There was a grotesque eloquence in which the Grimm Brothers carried out their stories. I vividly remember hearing about how bloody the original Cinderella was compared to the happy go lucky Disney version. There were still talking animals in the original. They weren’t friends with Cinderella but rather just tattled on the Step Sisters whose desperation for status led them to chop at their own feet.
“The girl cut a piece off of her heel, forced her foot into the shoe, and swallowed the pain.”
Reading that now, makes my stomach churn. Such simple text but the beauty comes in their message.
The bizarre and fantastic can be a vehicle to open a dialogue to discuss the greater themes in literature. Choice and the overarching idea of selflessness have always been topics that intrigued me. Each of the Grimm Brother’s stories had a lesson of morality. They are meant to teach but before that can be digested the reader is led through a maze of the strange.
I loved the fairy tale format. However, when I started writing about people with no hearts, being forced to rip out the ventricles of the ones they loved, I had no clue I was going to borrow archetypes from the Grimm Brothers. The story line, characters, and backstory came together sort of like two people fall into consuming love, all at once, in a single startling breath.
They fit perfectly together. I knew I had stumbled on an idea people would appreciate.
You don’t choose the one you love. I’ve been there. I’ve lived through a time where I would have clawed out my heart to make the pain of being away from him lessen. Love, real – tantalizing – breathtaking love … hurts. It can bring you high and just as fast it can hurtle you screaming towards the ground.
That control made me wonder, how many people would choose their own life over their true love.
Would you rip out your own heart if it meant saving the person who was responsible for its erratic beats in the first place?
At first, I didn’t know if the idea I had would translate well on the page. However, when I started bringing in elements from my main men, the Grimm Brothers — it worked.
The good thing, actually the amazing thing is that in fairy tales there is an absence of logic and yet there is still the blunt presence of truth. Some stories share similarities and they still are truly different.
The hero/oine should face some kind of challenge. There are often magical elements. Most have princes and princesses. Most have repeating objects in sets of threes.
Notice I used the word most. Modern day fairy tales break standard conventions and I’m in love with these rebel writers.
My favorite college professor got through with telling us what we absolutely had to do to finish writing a story that he was assigning. Then he laughed to himself and said, “Unless that doesn’t work for you.” Essentially the rules that work for some writers won’t work for others.
It’s the same idea with fairy tales. The originals are beautiful and lovely but transforming the style into my own has been an adventure I would gladly take again.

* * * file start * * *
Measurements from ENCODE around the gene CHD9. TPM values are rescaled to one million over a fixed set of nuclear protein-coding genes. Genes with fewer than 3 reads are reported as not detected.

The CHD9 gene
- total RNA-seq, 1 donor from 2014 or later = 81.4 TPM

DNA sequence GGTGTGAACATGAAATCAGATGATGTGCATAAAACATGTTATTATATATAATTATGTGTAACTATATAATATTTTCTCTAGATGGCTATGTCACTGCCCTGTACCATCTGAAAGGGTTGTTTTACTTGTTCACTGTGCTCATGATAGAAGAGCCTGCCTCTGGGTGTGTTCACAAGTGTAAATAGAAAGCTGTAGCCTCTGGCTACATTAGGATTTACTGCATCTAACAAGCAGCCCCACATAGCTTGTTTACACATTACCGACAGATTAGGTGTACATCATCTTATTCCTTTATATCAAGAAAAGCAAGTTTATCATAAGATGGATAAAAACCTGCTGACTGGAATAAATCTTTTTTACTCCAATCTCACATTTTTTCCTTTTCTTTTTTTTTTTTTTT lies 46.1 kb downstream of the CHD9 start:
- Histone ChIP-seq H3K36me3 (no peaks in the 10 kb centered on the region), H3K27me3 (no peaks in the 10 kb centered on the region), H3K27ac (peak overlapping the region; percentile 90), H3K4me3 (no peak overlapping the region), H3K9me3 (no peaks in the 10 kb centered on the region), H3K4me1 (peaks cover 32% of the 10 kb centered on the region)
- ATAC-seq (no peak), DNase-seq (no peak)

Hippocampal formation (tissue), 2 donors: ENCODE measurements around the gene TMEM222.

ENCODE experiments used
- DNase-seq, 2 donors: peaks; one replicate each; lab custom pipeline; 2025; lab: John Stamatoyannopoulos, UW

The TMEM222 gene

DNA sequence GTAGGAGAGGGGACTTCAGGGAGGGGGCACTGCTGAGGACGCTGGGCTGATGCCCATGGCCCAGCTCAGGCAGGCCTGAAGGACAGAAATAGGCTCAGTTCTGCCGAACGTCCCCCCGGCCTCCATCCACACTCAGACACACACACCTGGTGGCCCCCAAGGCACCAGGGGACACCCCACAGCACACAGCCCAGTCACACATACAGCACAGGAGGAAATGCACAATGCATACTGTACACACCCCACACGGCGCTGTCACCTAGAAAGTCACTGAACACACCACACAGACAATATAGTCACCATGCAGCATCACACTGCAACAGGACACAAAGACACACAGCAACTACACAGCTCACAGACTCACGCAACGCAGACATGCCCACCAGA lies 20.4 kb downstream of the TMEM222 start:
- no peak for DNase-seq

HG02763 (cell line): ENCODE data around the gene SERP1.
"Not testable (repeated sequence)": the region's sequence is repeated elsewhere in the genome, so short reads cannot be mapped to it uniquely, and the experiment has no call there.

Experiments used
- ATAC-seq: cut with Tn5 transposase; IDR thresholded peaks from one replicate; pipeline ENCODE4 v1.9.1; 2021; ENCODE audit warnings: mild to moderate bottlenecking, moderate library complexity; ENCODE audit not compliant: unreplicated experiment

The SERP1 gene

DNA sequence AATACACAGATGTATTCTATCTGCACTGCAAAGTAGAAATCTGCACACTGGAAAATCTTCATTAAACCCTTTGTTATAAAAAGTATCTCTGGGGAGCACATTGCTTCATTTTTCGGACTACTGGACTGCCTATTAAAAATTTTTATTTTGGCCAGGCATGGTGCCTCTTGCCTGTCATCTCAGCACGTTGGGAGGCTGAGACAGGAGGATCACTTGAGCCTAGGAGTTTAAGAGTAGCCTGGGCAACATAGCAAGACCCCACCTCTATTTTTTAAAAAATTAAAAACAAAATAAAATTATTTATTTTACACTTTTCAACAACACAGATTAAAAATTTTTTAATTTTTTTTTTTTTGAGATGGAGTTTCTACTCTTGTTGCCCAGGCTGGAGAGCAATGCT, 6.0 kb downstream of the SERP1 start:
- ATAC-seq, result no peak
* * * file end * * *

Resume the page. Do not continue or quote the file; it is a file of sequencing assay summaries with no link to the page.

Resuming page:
Author of Grimm and White
Visit me at: https://www.facebook.com/City.Writer.Emily/
Grimm and White
Emily Ann Hansen
Genre: Fairytale/ Urban Fantasy
Date of Publication: January 26th, 2016
Number of pages: 287 kindle
Number of pages: 245 Print
Word Count: 89,000
Cover Artist: Murphy Rae
How far would you go to save your own life? Would you kill the one you love?
I want you to put your hand over your heart. Press down against the skin, meld your fingers into the flesh, and listen to the beats. Can you hear how that one organ is keeping you alive? One pump. Two pumps. Three.
Alice White Cabot would consider you lucky. She can press down in that same exact spot and she would feel … nothing. She is under the curse of the Heartless, and on her nineteenth birthday she will have to rip out the heart of the one she loves or she herself will die.
Kallin Grimm is a regular nineteen-year-old guy from the Chicago suburbs. He’s completely normal, except for the strength he can’t explain. Not to mention, Kallin is in love with a girl that he has never met. The only means of communication between the two of them is through an enchanted journal. Whatever is written in one can be seen in the other. For the past year Allie and Kallin have shared their secrets and their souls, which is why Allie knows they can never be together. It is the only way to keep his heart safe.
Enter the dark world of curses, secrets, and a history as old as time. The novel opens on Allie’s eighteenth birthday. With one year left, she, along with her best friend Miles set off from California to find out more about the curse, her past, and to stay as far away from Kallin Grimm as she can. Their first lead is in Chicago. Maybe this curse is stronger than she thinks. Tick-Tick-Tick.
Who would you choose?
Prologue: “Happily Never After”
On Lighthouse Avenue, inside the house at the end of the street, lives a girl with no heart. This is not to say she is cold or unloving, but it is literal and true. If you peeked inside her pale skin, peeled back her veins and muscles, you would find a cavernous hole of sorts.